Schönborn said that, after the publication of the 1968 encyclical Humanae Vitae which reiterated traditional Church teaching condemning as immoral the use of birth control, many bishops' conferences around the world - including those of Belgium, Canada, France, Germany, the Netherlands, the US and later Australia - issued statements assuring the faithfully that the issue was a matter of conscience. These bishops, Schönborn said, "frightened of the press and of being misunderstood by the faithful," distanced themselves from the Church's teaching. Now, Europe is "about to die out," and part of the reason is the lack of commitment by the bishops to the Church's true, fruitful, loving and beautiful pro-life teaching. He has told Inside the Vatican in the past that he is "very worried" about the plummeting population in Austria. In the talk he said "I think that it is also our sin as bishops, even if none of us were bishops in 1968, we have not had, or did not have, the courage to 'swim against the tide' and say yes to Humanae Vitae."

The Cardinal, who is close to Pope Benedict XVI, particularly criticised two of the many 1968 bishops' conference declaration on Humanae Vitae, which all stressed the importance of the individual conscience. He singled out the Maria Trost Declaration, whose signatories included Cardinal Franz Koenig, the late archbishop of Vienna, president of the Austrian bishops' conference and a Father of the Second Vatican Council, and Konigstein Declaration, whose signatories included Cardinal Julius Doepfner, the late archbishop of Munich, president of the German bishops' conference and another Council Father. Cardinal Schönborn accused the signatories of "weakening the People of God's sense for life so that when 'the wave of abortions' and increasing acceptance of homosexuality followed, the Church lacked the courage to oppose them".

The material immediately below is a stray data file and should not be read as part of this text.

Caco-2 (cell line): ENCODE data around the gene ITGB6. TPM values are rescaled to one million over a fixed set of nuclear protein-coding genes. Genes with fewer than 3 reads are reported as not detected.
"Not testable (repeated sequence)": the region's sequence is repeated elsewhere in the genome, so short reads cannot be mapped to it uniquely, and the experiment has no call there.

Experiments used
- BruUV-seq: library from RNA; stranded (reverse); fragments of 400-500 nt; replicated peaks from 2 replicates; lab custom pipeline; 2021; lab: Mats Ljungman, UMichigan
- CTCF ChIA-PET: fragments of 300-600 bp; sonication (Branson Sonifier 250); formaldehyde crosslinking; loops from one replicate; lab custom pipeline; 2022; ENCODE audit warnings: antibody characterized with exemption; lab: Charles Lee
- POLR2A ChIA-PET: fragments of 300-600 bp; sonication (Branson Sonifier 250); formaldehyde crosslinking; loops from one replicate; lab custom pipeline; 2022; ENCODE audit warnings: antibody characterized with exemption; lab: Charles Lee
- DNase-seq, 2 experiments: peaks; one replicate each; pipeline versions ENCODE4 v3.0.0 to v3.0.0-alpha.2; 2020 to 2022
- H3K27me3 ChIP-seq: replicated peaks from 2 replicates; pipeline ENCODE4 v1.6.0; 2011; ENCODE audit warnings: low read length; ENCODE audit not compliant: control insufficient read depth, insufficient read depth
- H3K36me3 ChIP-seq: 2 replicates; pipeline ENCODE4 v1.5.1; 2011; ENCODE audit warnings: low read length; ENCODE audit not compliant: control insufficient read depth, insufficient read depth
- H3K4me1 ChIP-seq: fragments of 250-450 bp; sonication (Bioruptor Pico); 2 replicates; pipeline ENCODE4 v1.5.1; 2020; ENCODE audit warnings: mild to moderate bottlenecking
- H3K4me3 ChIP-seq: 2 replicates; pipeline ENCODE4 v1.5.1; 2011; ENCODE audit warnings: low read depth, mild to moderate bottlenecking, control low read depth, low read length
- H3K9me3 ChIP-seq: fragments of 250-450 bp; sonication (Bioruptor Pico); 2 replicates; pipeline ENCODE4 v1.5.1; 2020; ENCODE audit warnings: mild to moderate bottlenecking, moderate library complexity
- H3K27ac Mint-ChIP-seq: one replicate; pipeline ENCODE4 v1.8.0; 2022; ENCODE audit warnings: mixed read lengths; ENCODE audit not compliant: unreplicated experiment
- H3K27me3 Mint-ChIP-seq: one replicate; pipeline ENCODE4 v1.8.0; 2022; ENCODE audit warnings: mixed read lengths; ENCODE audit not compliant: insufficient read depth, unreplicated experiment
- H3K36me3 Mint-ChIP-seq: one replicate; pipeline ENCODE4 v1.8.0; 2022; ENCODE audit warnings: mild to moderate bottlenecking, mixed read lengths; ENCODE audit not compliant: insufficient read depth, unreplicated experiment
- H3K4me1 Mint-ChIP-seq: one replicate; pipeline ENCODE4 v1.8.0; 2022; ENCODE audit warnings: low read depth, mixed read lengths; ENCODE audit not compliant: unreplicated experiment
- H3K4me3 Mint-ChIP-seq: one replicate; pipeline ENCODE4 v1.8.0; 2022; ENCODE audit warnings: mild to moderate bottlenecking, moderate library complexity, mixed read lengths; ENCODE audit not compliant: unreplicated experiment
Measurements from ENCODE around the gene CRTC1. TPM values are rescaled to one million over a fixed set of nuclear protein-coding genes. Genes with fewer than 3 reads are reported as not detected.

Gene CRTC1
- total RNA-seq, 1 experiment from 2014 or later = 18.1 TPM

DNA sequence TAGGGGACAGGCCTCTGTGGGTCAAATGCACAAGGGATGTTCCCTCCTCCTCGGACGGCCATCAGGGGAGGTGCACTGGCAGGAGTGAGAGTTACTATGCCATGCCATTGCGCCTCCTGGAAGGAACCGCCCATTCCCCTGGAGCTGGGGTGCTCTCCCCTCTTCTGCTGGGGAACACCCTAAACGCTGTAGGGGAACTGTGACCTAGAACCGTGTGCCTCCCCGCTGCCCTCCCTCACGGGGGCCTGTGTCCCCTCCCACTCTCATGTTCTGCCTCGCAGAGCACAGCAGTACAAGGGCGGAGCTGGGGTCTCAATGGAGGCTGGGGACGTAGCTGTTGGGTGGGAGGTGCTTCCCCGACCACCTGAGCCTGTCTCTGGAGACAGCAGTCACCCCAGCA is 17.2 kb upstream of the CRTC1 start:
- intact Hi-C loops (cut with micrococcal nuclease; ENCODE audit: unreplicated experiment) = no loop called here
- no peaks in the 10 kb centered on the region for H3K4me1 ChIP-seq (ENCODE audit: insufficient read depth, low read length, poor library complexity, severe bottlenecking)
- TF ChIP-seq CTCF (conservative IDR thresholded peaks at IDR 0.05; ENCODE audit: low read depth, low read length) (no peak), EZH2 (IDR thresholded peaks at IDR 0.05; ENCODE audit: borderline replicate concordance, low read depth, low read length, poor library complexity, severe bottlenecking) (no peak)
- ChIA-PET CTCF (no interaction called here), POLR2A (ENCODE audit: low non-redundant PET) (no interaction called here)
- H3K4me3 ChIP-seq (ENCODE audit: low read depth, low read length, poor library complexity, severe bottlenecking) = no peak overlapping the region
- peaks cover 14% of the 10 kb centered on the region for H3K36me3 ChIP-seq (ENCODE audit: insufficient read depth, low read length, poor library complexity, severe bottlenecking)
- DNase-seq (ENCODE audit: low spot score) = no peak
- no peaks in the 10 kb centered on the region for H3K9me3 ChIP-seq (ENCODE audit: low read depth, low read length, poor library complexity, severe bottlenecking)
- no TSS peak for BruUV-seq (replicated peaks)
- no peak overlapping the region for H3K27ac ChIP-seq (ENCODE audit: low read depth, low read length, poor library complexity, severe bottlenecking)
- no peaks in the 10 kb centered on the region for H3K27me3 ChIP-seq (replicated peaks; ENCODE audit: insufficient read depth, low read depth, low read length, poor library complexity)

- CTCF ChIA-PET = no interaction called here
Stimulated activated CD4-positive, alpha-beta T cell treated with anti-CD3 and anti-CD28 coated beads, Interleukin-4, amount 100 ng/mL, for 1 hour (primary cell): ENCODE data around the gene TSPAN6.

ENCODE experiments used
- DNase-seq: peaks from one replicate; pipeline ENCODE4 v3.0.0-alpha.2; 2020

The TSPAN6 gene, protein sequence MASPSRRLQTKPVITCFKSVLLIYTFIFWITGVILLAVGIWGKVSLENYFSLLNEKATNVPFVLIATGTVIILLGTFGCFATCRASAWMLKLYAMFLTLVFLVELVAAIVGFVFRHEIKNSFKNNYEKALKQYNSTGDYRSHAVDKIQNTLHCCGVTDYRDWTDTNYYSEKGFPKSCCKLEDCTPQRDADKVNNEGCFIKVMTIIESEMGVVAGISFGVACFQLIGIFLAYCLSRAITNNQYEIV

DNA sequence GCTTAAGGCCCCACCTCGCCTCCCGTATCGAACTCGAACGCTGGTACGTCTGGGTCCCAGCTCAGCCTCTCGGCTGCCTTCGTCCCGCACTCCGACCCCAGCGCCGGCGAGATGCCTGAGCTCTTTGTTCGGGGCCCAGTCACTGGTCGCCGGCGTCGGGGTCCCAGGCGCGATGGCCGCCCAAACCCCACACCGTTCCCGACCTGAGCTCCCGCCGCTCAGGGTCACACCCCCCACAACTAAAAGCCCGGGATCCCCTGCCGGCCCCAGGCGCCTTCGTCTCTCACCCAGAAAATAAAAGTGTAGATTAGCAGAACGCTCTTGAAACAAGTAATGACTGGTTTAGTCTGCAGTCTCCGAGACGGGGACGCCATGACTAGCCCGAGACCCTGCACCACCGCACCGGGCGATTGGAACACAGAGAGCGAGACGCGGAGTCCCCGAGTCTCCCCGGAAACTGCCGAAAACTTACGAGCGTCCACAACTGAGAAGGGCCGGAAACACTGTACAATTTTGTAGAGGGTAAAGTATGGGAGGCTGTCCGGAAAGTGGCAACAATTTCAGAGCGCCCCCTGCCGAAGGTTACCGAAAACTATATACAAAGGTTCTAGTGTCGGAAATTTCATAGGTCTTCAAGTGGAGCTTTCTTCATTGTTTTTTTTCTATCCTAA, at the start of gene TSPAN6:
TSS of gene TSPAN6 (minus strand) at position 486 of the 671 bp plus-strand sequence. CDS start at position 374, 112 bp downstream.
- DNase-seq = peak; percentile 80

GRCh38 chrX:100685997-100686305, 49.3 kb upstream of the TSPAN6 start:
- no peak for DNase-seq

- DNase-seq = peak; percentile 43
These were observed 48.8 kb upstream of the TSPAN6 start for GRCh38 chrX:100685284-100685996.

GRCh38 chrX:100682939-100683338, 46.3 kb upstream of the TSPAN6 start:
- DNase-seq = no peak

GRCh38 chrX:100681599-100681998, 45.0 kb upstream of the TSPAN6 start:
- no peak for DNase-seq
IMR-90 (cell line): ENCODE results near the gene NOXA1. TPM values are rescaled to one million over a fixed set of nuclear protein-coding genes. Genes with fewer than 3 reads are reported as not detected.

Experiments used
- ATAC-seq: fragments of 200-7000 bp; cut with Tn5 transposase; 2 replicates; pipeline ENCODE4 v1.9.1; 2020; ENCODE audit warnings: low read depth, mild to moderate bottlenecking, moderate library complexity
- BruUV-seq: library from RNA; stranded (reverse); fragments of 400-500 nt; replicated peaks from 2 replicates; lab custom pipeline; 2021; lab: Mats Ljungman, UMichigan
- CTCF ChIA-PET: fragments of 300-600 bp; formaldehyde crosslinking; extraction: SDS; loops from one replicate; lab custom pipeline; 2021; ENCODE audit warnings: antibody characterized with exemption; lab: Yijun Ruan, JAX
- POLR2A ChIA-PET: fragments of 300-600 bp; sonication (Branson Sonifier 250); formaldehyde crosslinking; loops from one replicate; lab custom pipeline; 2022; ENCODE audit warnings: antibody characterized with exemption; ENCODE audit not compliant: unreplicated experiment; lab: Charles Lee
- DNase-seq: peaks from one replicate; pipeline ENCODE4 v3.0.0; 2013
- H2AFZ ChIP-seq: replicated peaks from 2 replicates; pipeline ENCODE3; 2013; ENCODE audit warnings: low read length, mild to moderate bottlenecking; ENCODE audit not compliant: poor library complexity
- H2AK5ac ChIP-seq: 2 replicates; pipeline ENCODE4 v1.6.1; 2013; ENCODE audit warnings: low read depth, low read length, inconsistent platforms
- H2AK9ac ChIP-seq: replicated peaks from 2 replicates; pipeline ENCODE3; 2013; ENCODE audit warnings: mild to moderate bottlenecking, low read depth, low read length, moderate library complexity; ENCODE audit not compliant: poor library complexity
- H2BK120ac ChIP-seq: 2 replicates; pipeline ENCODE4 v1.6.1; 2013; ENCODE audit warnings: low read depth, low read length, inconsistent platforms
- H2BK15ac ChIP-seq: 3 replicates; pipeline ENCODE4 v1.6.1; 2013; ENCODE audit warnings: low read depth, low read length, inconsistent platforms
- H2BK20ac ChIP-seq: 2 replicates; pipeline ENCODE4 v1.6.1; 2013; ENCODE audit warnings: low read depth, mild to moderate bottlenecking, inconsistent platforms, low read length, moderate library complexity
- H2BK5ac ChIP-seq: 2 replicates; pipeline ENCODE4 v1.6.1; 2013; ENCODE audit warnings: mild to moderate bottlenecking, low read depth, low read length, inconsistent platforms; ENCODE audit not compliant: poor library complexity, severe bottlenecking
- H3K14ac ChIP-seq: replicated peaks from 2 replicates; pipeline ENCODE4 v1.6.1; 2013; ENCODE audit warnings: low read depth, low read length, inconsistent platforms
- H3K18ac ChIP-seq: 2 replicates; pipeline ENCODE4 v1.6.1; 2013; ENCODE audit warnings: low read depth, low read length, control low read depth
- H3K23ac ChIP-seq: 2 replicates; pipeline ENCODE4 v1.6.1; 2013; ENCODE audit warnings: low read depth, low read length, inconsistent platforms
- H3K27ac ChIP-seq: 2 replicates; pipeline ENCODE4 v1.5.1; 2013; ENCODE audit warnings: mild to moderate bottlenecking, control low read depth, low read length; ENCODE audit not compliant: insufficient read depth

There were a few memorable exceptions in 1968, the cardinal said, one of which was Krakow, where a group of theologians led by the archbishop and cardinal of Krakow, the future Pope John Paul II, drew up a memorandum which was sent to Pope Paul VI, urging him to write Humanae Vitae. "I think this witness by a martyr-bishop of the so-called Silent Church carried more weight than all the expertise Pope Paul VI had drawn up on this subject,"Cardinal Schönborn said. "It led him to make this courageous decision. I am convinced in my inner being, even if I have no historical evidence, that this text from Krakow helped to give Pope Paul VI the courage to write Humanae Vitae."

Schönborn thanked the Neocatechumenate families for having large families which produce many vocations, and he thanked Popes Paul VI, John Paul II and Benedict XVI for discerning between the different charisms and, following the example of St Paul in 1 Corinthians 14, saying which are of God. He asked God to forgive all bishops and give them courage to say "yes" to life.

Speaking from Melbourne, Bishop Peter Elliott told The Record Cardinal Schönborn comments were correct."What Cardinal Schönborn said is true - and it's time it was stated openly 40 years down the track."
To read this in full, and to see England's reaction to Humanae Vitae follow this link: